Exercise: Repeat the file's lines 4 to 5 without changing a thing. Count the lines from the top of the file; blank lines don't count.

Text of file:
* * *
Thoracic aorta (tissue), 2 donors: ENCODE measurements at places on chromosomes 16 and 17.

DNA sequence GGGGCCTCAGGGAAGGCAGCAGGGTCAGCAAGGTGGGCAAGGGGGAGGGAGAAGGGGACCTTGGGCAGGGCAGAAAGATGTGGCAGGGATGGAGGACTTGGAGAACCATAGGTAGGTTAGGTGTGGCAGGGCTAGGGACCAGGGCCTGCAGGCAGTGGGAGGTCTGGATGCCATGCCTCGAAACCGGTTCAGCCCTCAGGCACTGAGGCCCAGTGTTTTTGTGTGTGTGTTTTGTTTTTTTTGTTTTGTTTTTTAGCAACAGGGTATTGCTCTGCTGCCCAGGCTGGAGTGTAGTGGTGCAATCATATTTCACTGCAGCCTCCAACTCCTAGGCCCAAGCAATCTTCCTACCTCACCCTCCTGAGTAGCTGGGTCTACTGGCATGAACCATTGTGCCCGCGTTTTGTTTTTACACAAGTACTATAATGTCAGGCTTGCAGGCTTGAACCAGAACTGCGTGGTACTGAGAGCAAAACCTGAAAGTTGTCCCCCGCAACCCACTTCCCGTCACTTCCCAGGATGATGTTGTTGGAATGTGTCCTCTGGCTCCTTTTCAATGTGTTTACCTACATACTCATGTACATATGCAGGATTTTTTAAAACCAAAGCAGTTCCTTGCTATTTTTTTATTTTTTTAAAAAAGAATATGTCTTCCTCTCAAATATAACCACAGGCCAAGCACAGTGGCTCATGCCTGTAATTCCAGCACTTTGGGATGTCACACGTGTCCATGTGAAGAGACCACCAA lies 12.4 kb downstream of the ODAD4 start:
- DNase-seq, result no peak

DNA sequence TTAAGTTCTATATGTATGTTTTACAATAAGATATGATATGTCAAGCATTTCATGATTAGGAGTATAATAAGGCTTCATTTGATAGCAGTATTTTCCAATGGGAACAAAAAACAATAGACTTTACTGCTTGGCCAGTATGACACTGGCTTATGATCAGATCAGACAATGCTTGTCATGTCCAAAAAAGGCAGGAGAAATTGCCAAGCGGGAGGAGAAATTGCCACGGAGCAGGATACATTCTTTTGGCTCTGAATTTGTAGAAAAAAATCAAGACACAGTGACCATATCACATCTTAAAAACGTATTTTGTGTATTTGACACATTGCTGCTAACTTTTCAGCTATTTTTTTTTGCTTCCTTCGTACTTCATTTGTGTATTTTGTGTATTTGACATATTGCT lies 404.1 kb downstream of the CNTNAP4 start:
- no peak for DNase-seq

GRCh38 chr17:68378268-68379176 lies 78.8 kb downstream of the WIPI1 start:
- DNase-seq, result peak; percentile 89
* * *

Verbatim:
DNA sequence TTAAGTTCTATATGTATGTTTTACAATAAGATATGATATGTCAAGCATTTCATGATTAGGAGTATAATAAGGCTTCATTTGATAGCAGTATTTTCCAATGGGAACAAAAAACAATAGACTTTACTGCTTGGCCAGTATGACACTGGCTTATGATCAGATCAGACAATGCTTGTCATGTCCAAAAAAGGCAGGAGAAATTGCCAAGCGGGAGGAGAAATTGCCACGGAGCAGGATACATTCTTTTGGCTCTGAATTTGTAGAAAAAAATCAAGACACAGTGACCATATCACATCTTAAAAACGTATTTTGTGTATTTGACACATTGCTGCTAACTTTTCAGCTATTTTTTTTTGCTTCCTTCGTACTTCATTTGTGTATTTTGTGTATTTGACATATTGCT lies 404.1 kb downstream of the CNTNAP4 start:
- no peak for DNase-seq